The noticeable development of myself as a professional-in-waiting

Russell Schmidt

During my undergraduate studies I was lucky enough to participate in a supervised internship through the University of Sydney’s Social Justice Clinical Course. I completed my internship at the Public Interest Advocacy Centre Ltd (PIAC) in Sydney, Australia. This was my first exposure to clinical legal education and I was taken aback by the depth with which I engaged with issues, the breadth of my work and the noticeable development of myself as a professional-in-waiting.

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PIAC provided an almost ideal introduction to clinical legal education. I was exposed to high-level strategic and appellate litigation as well as public policy development. As part of the same programme I was also exposed to criminal advocacy and a drop-in clinic for homeless persons. BABSEACLE, to varying degrees, covers this same mix of legal and non-legal, advocacy and non-advocacy work all in the interests of pursuing the ultimate goal of a more just society.

BABSEACLE is a somewhat strange organisation for a law student (or in my case, graduate) to intern with. You at once become both student and teacher. I decided to come to BABSEACLE not just to volunteer within Southeast Asia but also to develop my own skills. True to the clinical legal education methodology I would ultimately end up learning through doing. The final course in my LL.B. was the professional practice and legal ethics core unit and I am also currently studying a Graduate Diploma of Legal Practice at the Australian National University which focuses heavily on the idea of professional competency and ethical practice. I was able to utilise what I had learnt about client-focused lawyering and legal ethics to help pass on that knowledge to both students and staff in Thailand and abroad.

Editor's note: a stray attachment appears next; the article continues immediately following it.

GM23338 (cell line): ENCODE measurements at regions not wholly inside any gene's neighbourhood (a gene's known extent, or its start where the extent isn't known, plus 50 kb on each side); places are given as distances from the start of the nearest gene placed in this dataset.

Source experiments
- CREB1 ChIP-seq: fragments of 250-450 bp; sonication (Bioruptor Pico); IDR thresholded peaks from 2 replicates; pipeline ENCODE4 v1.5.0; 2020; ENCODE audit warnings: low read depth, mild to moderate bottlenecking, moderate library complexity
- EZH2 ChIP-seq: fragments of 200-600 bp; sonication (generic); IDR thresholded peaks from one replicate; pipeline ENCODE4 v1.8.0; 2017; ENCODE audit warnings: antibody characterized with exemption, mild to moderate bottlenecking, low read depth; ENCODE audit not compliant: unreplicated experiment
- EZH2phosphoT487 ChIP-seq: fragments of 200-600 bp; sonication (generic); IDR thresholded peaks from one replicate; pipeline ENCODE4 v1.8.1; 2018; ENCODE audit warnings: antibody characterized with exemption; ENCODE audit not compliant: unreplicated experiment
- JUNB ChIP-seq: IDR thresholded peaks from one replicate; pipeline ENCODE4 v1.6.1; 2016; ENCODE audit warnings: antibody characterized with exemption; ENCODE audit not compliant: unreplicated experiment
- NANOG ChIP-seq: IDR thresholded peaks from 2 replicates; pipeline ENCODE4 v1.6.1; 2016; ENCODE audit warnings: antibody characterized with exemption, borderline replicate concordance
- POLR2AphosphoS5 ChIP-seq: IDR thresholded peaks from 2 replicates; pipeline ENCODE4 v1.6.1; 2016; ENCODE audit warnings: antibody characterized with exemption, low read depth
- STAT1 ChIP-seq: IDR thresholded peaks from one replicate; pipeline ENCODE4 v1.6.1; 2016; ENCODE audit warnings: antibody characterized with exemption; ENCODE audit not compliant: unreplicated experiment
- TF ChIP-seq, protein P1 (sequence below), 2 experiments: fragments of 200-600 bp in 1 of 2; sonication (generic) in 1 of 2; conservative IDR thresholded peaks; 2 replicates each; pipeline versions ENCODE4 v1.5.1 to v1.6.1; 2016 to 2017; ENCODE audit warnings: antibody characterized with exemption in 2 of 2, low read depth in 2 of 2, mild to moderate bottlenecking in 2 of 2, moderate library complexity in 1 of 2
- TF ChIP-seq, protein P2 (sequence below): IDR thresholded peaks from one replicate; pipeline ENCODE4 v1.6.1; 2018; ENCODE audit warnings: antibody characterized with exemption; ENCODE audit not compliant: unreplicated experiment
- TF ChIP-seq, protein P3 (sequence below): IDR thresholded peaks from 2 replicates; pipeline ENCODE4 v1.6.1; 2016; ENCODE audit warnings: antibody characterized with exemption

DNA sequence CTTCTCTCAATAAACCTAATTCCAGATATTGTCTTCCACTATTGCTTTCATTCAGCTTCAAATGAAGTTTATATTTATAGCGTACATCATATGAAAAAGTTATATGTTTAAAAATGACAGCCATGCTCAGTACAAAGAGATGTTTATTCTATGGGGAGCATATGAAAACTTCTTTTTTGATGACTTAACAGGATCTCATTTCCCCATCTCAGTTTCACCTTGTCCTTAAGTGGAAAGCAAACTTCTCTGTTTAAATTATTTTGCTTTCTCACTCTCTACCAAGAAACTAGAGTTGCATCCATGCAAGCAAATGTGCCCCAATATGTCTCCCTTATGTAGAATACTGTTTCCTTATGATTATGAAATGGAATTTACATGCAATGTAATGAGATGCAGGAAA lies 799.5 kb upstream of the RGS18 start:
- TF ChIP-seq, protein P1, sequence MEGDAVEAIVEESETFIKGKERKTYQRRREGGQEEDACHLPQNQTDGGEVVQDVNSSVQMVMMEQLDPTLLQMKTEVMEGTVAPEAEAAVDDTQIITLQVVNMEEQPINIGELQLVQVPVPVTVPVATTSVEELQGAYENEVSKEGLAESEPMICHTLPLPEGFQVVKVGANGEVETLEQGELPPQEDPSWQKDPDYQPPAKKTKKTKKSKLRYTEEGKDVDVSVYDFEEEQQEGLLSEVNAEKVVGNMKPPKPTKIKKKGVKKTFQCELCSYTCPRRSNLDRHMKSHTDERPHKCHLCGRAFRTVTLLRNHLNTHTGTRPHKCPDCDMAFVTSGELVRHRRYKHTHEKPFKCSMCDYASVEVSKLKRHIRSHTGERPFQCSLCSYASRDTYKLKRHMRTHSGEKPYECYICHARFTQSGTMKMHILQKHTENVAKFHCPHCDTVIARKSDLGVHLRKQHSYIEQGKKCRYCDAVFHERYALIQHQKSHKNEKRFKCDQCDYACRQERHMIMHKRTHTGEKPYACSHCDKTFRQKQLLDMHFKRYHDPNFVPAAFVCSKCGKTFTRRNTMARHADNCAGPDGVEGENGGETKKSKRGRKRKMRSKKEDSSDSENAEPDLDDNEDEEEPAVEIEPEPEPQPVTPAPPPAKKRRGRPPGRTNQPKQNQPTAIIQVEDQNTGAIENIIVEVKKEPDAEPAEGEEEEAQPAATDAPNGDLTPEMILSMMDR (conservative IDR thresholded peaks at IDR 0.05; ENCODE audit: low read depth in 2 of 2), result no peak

The intern cohort of which I was apart was drawn entirely from the Anglosphere – with the other interns coming from the US, UK and Canada (with an honourable mention to the Malaysian and Vietnamese interns who were with us for a short time) – which allowed me to make an informal comparison of the approaches to the teaching of legal ethics between these countries. I was surprised to find that, in my opinion, the UK and Australian approaches, which are very similar, were far more robust than the North American approach. That notwithstanding we, as a team, travelled to both Chiang Mai University and the National University of Laos to deliver workshops on legal ethics and practical lawyering skills like interviewing technique. I think the diversity amongst the interns was beneficial in giving the students a comparative perspective about the approaches in different jurisdictions. This teaching also allowed me the chance to critically reflect upon what I had been taught in my own formal education in Australia.